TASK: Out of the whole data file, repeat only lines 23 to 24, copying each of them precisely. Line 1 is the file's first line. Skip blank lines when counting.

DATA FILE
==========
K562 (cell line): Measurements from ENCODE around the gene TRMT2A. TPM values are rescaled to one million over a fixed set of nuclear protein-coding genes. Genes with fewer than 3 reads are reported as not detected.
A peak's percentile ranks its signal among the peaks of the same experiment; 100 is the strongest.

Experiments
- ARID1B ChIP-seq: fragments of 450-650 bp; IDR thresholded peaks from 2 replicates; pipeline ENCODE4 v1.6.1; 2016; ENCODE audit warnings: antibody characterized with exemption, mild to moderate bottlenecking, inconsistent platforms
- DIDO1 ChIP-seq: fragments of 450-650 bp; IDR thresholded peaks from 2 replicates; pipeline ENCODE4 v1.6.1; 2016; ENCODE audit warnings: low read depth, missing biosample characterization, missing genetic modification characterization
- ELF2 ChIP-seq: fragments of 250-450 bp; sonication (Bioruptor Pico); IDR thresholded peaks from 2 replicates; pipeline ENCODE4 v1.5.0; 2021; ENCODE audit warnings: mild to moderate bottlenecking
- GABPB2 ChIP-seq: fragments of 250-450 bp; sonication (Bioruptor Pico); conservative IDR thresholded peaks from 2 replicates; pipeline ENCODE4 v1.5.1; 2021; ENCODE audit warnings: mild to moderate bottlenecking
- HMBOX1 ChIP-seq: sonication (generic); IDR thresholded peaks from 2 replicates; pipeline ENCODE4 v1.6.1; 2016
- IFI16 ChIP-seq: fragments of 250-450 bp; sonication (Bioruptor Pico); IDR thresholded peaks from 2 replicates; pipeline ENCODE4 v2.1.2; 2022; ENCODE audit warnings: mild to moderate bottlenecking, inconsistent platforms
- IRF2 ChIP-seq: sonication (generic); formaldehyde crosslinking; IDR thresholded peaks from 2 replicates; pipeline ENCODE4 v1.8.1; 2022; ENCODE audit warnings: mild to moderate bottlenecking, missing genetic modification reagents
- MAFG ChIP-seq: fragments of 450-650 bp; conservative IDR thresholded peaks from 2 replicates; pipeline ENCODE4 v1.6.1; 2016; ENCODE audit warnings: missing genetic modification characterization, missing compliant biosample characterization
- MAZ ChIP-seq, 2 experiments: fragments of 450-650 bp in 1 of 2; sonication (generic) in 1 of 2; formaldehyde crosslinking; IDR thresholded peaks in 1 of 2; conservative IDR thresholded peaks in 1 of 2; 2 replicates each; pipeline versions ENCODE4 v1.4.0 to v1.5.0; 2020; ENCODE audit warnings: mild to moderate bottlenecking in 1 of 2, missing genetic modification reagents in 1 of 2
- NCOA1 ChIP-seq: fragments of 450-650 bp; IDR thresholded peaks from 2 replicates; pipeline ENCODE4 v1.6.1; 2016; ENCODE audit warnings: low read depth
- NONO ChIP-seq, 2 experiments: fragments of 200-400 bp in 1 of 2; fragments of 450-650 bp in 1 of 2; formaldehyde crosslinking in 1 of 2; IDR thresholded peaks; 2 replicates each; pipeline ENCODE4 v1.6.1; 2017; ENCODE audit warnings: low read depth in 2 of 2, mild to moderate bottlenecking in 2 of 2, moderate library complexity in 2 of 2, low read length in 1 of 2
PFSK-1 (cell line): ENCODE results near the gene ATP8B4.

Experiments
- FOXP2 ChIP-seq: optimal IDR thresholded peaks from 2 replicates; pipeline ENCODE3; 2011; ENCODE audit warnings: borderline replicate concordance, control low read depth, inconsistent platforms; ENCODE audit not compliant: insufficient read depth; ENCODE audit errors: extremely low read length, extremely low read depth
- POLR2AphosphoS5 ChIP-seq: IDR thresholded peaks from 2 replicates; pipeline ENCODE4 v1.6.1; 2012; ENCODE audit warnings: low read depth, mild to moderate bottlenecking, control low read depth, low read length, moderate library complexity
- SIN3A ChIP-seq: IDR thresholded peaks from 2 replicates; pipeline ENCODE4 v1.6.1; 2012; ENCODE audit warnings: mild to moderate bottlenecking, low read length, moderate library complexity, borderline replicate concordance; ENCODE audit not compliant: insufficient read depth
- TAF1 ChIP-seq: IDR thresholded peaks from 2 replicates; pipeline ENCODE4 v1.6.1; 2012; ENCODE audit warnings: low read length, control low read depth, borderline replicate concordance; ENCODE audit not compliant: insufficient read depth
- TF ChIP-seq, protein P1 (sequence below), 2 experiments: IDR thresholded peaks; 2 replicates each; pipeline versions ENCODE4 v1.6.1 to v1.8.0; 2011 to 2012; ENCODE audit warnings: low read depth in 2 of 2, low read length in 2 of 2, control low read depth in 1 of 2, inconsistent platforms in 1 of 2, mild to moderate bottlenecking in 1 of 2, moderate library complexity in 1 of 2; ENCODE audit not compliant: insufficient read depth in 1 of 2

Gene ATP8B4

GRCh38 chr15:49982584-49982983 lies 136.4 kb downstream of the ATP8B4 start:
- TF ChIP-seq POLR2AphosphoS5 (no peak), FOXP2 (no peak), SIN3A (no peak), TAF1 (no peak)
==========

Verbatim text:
GRCh38 chr15:49982584-49982983 lies 136.4 kb downstream of the ATP8B4 start:
- TF ChIP-seq POLR2AphosphoS5 (no peak), FOXP2 (no peak), SIN3A (no peak), TAF1 (no peak)